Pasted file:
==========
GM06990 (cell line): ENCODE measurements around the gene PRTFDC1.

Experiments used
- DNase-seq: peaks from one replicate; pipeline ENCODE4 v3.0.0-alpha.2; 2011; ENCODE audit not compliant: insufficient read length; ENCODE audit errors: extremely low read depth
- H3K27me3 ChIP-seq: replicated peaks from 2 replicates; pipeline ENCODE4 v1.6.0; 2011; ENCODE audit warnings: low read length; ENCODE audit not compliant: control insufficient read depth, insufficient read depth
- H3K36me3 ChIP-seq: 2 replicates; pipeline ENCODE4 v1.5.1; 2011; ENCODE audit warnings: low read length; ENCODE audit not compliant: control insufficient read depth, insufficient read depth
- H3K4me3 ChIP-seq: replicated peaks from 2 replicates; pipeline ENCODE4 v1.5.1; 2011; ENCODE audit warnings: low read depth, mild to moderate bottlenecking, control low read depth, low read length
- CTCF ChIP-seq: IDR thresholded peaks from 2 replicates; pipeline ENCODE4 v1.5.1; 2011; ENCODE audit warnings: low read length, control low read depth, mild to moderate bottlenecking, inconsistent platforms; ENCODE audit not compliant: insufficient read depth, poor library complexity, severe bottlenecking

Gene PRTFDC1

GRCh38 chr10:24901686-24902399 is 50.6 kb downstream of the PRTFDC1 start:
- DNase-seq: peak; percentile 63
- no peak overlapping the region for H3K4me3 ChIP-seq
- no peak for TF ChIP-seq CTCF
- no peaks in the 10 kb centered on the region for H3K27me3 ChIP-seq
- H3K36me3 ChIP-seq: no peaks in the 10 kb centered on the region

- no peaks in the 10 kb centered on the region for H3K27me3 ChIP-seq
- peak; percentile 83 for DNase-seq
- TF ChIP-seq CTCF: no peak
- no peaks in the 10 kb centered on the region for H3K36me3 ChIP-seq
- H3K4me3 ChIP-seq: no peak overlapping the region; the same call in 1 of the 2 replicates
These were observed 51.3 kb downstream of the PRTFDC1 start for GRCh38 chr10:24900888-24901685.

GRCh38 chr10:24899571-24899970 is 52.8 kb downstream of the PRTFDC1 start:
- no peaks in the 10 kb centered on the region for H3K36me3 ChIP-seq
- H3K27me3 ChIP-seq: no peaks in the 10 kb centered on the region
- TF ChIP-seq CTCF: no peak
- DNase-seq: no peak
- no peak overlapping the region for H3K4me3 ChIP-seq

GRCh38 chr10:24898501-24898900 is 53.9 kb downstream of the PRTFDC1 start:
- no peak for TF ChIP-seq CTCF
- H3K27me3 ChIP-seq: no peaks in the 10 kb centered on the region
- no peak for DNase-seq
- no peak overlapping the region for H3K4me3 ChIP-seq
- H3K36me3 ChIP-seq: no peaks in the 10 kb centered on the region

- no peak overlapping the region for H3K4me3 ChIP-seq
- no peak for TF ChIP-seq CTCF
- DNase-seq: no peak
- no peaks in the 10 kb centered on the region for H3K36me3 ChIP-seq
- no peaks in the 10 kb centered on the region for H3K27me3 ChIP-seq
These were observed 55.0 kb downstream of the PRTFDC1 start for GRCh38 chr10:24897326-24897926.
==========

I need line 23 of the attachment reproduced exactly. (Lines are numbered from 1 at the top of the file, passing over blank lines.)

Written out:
- H3K27me3 ChIP-seq: no peaks in the 10 kb centered on the region